A few blocks west of the Plaza Grande and across from the Iglesia de Santiago, you can find the Casa Catherwood. Hanging on the walls of this gorgeous old home are the drawings of Frederick Catherwood, an English artist who was one of the Yucatán’s first modern-day explorers.
Partnered with the American adventurer and author John Lloyd Stephens, Catherwood embarked on a series of expeditions into the jungles of the Yucatán between 1836 and 1844. Together, the two men uncovered Maya ruins which had never before been seen by western eyes. They found temples, pyramids, statues, bizarre hieroglyphs and cryptic engravings of unknown gods, covered by a thick layer of jungle overgrowth and all but neglected by the farmers who still lived on the land.
Forget Indiana Jones, Catherwood and Stephens were the real thing. It’s not difficult to imagine how thrilling it must have been to discover ruin after ruin, building an ever-expanding picture of the ancient Maya. Catherwood was an excellent draftsman, and took the time to produce detailed sketches of the ruins. Their books, written by Stephens, were massively successful across the Western world.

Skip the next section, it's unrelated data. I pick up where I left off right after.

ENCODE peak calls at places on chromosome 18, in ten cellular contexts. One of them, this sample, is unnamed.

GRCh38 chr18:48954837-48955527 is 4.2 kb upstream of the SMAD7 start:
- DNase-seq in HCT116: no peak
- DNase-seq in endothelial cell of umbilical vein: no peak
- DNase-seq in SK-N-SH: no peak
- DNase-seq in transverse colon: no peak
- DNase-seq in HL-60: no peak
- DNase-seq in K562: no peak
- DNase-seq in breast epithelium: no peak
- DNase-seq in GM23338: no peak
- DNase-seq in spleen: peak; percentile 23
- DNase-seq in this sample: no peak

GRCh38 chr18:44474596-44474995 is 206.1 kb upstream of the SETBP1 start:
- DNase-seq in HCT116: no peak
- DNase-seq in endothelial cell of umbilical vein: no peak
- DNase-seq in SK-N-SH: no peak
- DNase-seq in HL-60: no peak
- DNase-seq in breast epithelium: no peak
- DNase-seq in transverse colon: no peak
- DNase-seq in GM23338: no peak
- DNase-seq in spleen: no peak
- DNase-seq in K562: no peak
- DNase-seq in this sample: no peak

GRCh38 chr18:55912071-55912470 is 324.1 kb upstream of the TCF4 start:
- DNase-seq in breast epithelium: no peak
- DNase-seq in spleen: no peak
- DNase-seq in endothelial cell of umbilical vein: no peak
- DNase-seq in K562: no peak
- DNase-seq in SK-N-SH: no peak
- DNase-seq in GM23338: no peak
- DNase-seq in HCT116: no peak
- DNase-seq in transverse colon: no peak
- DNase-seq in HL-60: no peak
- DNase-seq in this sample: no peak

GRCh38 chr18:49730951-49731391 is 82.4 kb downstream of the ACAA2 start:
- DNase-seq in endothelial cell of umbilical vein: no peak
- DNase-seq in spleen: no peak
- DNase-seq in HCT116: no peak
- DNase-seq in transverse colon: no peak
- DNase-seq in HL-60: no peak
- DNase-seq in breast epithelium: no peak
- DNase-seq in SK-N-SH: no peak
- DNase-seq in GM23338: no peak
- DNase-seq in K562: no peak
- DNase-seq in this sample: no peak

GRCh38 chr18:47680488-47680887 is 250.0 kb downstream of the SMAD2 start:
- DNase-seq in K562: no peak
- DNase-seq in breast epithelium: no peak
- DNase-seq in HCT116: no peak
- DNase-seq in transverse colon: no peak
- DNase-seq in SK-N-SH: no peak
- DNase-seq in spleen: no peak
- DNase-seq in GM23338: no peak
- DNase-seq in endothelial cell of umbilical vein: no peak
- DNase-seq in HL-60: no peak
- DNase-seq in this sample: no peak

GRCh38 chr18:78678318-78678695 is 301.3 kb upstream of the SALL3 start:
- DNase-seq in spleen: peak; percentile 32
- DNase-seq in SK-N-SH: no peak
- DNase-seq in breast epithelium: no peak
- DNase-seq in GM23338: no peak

Today, around 25 prints of the Englishman’s drawings adorn the walls of the Casa Catherwood, along with detailed and well-written explanations of each. The collection itself seems small at first glance, but it takes quite some time to read through all of the material.
We toured the Catherwood House the day before visiting our first Maya ruins. Although it was doubtful that we’d be hacking our way through the jungle to discover a never-before-seen temple, Catherwood’s drawings helped to put us into an adventurous state of mind.